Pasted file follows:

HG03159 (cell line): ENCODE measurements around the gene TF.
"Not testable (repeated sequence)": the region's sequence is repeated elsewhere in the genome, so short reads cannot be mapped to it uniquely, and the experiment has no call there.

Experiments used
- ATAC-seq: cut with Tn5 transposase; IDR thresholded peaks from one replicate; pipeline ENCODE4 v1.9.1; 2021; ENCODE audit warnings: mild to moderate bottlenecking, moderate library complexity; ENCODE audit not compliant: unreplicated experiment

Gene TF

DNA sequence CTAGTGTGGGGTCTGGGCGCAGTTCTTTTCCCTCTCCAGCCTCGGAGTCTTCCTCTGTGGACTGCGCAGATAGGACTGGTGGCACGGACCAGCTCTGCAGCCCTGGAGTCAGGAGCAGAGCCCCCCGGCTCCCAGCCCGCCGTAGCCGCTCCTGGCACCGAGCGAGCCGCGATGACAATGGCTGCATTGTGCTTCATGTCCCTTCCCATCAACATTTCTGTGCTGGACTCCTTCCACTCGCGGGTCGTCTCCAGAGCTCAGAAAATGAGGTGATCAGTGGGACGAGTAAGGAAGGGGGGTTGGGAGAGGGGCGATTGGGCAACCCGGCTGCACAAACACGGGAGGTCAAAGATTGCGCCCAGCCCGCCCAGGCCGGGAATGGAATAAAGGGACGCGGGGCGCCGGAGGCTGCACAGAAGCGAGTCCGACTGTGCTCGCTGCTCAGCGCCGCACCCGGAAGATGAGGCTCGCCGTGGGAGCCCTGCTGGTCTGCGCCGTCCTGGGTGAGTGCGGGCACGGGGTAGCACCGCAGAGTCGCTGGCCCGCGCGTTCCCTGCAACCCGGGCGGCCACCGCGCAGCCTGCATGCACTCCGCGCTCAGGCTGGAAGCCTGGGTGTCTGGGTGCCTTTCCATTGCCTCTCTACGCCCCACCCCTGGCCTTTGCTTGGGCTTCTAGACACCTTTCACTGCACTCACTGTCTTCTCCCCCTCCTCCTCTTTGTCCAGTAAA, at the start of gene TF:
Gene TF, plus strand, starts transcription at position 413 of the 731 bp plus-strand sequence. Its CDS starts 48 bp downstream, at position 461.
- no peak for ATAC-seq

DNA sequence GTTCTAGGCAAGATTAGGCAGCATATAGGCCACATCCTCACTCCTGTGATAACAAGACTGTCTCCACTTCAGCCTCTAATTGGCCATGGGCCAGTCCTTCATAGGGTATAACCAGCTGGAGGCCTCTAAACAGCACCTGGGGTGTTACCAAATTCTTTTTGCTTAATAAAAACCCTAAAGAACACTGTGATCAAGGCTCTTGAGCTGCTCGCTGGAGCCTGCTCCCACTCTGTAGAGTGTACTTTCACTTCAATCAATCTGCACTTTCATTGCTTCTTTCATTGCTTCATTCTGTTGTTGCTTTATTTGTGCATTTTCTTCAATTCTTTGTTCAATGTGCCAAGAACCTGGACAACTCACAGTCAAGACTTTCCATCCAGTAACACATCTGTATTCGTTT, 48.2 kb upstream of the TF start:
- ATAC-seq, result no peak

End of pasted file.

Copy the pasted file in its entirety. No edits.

HG03159 (cell line): ENCODE measurements around the gene TF.
"Not testable (repeated sequence)": the region's sequence is repeated elsewhere in the genome, so short reads cannot be mapped to it uniquely, and the experiment has no call there.

Experiments used
- ATAC-seq: cut with Tn5 transposase; IDR thresholded peaks from one replicate; pipeline ENCODE4 v1.9.1; 2021; ENCODE audit warnings: mild to moderate bottlenecking, moderate library complexity; ENCODE audit not compliant: unreplicated experiment

Gene TF

DNA sequence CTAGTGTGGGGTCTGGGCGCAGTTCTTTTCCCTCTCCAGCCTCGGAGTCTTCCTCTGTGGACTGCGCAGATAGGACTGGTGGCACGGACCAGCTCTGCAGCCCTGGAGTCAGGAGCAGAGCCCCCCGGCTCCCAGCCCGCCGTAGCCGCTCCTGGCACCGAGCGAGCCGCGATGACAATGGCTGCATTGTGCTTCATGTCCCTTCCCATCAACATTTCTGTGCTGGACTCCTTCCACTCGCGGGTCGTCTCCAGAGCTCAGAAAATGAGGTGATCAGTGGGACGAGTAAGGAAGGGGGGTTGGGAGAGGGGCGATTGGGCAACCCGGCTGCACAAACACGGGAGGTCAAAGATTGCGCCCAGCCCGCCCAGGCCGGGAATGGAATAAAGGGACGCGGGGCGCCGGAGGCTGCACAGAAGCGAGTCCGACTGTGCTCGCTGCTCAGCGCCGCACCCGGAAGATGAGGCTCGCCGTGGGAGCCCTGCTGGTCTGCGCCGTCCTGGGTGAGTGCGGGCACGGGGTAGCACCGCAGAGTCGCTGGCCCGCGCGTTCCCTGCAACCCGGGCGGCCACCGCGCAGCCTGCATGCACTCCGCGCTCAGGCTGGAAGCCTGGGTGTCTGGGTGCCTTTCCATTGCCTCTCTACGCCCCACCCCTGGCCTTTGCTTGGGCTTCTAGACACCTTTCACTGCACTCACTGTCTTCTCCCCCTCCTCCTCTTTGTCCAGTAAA, at the start of gene TF:
Gene TF, plus strand, starts transcription at position 413 of the 731 bp plus-strand sequence. Its CDS starts 48 bp downstream, at position 461.
- no peak for ATAC-seq

DNA sequence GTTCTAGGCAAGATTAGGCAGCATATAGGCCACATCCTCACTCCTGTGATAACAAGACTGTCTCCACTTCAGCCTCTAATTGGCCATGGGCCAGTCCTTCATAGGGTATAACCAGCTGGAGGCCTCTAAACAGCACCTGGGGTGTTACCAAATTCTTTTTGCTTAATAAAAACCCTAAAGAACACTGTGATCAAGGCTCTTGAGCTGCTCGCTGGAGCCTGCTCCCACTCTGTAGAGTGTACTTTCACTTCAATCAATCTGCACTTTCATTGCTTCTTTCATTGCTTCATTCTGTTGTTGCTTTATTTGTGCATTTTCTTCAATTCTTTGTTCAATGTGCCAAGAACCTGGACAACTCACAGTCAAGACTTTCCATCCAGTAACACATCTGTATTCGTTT, 48.2 kb upstream of the TF start:
- ATAC-seq, result no peak